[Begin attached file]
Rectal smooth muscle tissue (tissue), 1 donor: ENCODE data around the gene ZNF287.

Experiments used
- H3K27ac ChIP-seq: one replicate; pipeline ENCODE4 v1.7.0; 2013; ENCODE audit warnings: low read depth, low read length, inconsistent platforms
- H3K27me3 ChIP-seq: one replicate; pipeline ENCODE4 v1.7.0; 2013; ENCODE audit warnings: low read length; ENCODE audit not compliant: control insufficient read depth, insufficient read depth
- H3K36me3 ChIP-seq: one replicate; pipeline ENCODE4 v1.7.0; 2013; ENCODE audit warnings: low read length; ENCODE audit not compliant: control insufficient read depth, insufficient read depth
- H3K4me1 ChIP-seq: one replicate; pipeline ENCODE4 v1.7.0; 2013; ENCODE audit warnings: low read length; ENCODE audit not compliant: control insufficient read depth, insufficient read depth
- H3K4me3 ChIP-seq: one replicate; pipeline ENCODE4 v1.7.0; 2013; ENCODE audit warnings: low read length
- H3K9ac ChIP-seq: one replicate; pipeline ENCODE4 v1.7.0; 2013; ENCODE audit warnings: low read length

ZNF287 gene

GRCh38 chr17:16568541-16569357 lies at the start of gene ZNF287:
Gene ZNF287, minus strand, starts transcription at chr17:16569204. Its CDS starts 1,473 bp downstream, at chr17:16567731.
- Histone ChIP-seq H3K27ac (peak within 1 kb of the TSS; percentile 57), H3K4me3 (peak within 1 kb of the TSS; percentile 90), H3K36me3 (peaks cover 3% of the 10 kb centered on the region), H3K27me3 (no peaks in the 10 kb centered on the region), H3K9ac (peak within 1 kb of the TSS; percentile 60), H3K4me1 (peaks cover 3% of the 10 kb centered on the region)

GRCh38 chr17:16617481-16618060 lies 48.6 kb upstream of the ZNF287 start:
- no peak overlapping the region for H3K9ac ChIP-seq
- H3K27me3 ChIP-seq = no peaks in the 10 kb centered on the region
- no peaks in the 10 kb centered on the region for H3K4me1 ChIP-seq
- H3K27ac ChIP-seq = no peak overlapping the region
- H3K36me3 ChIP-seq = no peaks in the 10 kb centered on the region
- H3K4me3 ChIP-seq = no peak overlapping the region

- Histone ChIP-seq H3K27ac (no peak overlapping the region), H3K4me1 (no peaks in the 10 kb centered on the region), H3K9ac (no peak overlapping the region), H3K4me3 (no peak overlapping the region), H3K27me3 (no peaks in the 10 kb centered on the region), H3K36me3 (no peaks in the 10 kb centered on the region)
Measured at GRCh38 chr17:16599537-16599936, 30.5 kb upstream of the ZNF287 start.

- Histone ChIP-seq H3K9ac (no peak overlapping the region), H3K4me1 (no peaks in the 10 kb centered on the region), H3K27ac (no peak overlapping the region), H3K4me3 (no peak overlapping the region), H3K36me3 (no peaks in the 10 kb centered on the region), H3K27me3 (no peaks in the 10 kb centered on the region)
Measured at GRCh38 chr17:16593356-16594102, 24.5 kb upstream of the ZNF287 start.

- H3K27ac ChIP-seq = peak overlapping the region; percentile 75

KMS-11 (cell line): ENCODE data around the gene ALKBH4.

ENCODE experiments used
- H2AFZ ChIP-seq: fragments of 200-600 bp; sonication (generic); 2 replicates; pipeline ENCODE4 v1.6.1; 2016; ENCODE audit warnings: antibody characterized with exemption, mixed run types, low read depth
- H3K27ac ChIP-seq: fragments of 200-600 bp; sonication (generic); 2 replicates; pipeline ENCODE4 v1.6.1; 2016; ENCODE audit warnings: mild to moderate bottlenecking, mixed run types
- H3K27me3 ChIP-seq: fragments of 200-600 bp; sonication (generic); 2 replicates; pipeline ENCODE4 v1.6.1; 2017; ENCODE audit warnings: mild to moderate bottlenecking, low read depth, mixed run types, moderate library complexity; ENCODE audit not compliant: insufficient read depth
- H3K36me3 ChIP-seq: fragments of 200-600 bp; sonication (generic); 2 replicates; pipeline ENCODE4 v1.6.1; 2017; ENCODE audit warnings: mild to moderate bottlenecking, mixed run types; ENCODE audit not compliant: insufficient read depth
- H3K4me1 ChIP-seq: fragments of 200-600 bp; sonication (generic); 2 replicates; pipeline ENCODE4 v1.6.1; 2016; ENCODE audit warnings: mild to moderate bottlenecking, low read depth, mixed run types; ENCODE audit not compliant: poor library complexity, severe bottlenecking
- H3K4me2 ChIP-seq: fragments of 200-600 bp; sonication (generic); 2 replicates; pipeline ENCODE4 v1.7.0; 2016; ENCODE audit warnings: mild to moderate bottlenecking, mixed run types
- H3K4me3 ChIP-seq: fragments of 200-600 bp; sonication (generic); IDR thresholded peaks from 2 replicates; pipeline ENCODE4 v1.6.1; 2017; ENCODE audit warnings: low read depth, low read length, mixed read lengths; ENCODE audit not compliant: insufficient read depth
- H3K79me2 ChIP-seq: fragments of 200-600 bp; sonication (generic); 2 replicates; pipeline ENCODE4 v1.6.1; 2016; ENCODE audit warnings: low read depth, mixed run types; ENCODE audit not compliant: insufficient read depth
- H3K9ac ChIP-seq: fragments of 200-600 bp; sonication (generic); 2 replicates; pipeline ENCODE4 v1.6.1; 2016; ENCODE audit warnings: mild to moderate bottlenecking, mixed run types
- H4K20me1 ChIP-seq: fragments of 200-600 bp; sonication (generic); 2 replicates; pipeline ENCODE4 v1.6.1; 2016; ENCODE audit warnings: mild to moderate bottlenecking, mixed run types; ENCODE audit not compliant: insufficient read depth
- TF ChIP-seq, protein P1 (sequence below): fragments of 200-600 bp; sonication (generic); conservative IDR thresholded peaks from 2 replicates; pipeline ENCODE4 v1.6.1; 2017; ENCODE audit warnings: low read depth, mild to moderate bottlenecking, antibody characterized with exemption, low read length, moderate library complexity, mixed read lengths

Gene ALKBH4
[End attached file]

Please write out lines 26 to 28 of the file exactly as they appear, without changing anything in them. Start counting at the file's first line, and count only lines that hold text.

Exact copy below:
ENCODE experiments used
- H2AFZ ChIP-seq: fragments of 200-600 bp; sonication (generic); 2 replicates; pipeline ENCODE4 v1.6.1; 2016; ENCODE audit warnings: antibody characterized with exemption, mixed run types, low read depth
- H3K27ac ChIP-seq: fragments of 200-600 bp; sonication (generic); 2 replicates; pipeline ENCODE4 v1.6.1; 2016; ENCODE audit warnings: mild to moderate bottlenecking, mixed run types